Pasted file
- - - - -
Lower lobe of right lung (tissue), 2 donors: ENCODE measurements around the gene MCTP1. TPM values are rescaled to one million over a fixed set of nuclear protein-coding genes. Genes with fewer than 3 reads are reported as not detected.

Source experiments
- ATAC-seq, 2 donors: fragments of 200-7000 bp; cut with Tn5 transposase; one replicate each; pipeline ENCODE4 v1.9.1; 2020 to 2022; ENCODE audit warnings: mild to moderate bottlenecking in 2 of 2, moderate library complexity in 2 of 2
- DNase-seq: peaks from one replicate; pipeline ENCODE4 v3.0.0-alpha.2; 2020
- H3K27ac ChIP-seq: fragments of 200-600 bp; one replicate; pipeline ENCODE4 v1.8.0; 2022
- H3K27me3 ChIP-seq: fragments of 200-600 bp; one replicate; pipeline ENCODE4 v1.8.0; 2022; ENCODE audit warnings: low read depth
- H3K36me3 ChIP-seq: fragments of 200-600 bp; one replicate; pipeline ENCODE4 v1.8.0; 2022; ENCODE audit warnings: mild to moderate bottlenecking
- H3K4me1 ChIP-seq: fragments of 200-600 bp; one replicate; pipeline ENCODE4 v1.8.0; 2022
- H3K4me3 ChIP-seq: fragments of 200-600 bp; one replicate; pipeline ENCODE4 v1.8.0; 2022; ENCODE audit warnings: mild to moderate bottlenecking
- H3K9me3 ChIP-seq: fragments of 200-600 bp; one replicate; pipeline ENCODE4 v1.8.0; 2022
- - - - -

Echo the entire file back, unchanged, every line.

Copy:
Lower lobe of right lung (tissue), 2 donors: ENCODE measurements around the gene MCTP1. TPM values are rescaled to one million over a fixed set of nuclear protein-coding genes. Genes with fewer than 3 reads are reported as not detected.

Source experiments
- ATAC-seq, 2 donors: fragments of 200-7000 bp; cut with Tn5 transposase; one replicate each; pipeline ENCODE4 v1.9.1; 2020 to 2022; ENCODE audit warnings: mild to moderate bottlenecking in 2 of 2, moderate library complexity in 2 of 2
- DNase-seq: peaks from one replicate; pipeline ENCODE4 v3.0.0-alpha.2; 2020
- H3K27ac ChIP-seq: fragments of 200-600 bp; one replicate; pipeline ENCODE4 v1.8.0; 2022
- H3K27me3 ChIP-seq: fragments of 200-600 bp; one replicate; pipeline ENCODE4 v1.8.0; 2022; ENCODE audit warnings: low read depth
- H3K36me3 ChIP-seq: fragments of 200-600 bp; one replicate; pipeline ENCODE4 v1.8.0; 2022; ENCODE audit warnings: mild to moderate bottlenecking
- H3K4me1 ChIP-seq: fragments of 200-600 bp; one replicate; pipeline ENCODE4 v1.8.0; 2022
- H3K4me3 ChIP-seq: fragments of 200-600 bp; one replicate; pipeline ENCODE4 v1.8.0; 2022; ENCODE audit warnings: mild to moderate bottlenecking
- H3K9me3 ChIP-seq: fragments of 200-600 bp; one replicate; pipeline ENCODE4 v1.8.0; 2022